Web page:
According to the Flight Safety Foundation, Africa has by far the worst airline accident rate of all the world regions. There is considerable evidence to suggest that a part of the reason is laxity in safety oversight and regulatory enforcement by national aviation authorities.

Between January and June this year, five of the world’s 16 fatal airline accidents (31%) occurred in African countries despite the fact that less than 5% of global airline activity takes place there. Oversight in Africa is particularly important because of the relatively high proportion of old Western-built aircraft operating there, together with old Soviet-built freighters that are often wet-leased and not registered in the country where they are now based.

In the last 13 months, the national authorities of two African countries have admitted safety oversight failure. They are probably the tip of the iceberg, but the two accidents prompting these admissions are:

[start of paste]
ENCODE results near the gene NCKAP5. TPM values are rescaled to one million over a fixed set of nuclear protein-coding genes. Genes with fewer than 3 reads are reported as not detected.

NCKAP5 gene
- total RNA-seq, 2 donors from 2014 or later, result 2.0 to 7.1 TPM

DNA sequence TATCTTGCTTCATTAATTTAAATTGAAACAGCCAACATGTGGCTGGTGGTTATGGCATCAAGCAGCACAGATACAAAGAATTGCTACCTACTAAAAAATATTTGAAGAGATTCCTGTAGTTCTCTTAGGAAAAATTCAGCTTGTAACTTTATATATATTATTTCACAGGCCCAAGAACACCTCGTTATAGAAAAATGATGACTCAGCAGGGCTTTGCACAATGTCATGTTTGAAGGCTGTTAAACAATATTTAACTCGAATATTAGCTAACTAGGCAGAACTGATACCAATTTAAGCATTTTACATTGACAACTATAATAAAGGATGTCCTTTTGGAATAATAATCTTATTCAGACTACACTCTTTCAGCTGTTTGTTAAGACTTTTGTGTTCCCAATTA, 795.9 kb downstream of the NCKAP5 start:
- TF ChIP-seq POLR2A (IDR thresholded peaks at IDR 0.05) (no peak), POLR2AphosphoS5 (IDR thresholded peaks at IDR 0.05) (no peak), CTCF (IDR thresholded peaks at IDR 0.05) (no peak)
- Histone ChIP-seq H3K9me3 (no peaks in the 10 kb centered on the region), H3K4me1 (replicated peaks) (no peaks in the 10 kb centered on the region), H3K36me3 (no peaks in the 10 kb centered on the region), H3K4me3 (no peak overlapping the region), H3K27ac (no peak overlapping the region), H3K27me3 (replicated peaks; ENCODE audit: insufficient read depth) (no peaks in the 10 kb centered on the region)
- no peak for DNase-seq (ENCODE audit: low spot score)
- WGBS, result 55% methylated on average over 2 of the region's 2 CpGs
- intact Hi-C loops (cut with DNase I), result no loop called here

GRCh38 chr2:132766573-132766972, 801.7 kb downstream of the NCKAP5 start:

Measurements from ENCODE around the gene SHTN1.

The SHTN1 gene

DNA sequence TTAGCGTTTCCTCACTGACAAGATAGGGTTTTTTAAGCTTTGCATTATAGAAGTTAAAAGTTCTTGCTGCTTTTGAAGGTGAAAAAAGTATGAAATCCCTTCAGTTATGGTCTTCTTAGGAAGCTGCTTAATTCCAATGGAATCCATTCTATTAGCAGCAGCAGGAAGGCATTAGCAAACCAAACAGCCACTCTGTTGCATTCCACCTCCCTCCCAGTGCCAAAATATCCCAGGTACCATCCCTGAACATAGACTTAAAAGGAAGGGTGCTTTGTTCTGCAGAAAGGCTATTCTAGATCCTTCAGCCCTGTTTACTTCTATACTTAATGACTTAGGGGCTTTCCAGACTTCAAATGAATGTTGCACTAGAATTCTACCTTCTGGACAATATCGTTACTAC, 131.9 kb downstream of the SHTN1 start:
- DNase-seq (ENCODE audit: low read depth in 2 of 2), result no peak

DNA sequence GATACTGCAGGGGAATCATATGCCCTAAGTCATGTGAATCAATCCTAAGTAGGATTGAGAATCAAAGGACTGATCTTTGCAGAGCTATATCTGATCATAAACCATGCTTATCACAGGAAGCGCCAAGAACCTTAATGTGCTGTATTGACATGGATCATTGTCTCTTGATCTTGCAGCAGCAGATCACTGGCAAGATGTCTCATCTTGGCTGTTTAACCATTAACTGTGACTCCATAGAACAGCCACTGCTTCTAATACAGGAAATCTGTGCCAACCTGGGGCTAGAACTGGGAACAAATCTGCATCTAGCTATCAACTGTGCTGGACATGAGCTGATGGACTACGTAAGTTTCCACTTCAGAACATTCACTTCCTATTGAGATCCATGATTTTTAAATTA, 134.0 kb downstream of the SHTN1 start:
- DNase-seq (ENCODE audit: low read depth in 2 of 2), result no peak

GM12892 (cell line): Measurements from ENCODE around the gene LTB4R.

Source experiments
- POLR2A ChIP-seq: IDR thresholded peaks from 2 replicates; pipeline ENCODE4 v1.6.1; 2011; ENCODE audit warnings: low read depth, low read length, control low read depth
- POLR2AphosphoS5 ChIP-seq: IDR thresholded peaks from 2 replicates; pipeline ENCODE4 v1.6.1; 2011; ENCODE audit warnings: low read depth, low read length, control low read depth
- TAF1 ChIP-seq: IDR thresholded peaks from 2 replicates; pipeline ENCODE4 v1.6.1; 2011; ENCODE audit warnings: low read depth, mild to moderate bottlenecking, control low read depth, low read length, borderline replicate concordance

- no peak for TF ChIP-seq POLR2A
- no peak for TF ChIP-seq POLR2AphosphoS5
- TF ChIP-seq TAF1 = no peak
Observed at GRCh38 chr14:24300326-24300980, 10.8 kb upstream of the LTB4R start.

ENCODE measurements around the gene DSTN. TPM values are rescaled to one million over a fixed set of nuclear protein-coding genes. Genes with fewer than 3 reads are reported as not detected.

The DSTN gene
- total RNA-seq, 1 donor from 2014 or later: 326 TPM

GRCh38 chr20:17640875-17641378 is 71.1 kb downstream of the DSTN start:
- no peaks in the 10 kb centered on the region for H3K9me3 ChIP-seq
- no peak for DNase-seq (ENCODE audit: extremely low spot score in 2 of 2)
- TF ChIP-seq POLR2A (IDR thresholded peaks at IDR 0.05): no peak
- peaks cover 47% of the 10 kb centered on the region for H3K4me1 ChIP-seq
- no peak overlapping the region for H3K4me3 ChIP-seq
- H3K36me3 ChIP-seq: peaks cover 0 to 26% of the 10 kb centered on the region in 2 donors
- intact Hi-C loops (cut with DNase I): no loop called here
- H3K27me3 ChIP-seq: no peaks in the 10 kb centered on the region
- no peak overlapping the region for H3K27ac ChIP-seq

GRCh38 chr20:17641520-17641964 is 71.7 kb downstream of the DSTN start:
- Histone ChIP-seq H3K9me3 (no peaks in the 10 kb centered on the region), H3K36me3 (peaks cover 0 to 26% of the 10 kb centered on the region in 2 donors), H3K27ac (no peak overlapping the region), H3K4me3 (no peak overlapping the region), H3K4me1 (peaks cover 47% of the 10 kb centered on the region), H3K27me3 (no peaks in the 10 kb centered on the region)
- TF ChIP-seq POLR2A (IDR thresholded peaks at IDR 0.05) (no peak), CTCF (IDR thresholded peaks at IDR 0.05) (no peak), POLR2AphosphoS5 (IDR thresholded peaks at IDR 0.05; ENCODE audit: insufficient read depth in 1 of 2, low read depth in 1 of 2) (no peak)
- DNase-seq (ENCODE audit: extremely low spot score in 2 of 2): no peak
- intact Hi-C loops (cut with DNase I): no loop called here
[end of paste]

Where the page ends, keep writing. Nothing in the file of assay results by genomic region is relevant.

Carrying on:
•  A Gabon Express BAe 748 suffered an engine failure on take off from Libreville, Gabon on 8 June 2004, and could not stay airborne on the remaining engine. Nineteen of the 30 people on board died. The airline was grounded when the transport minister was told that the aircraft was not insured.
  •  A Service Air Antonov An-12 suffered the loss of one of its four engines on take off from Entebbe, Uganda (8 January), but could not stay airborne. According to the inquiry, the Congo-registered aircraft was 6.5t overloaded, the airline did not have an operator’s certificate, the aircraft did not have a certificate of airworthiness, there were no crew training or maintenance records, and the An-12 was not insured.

Source: Flight International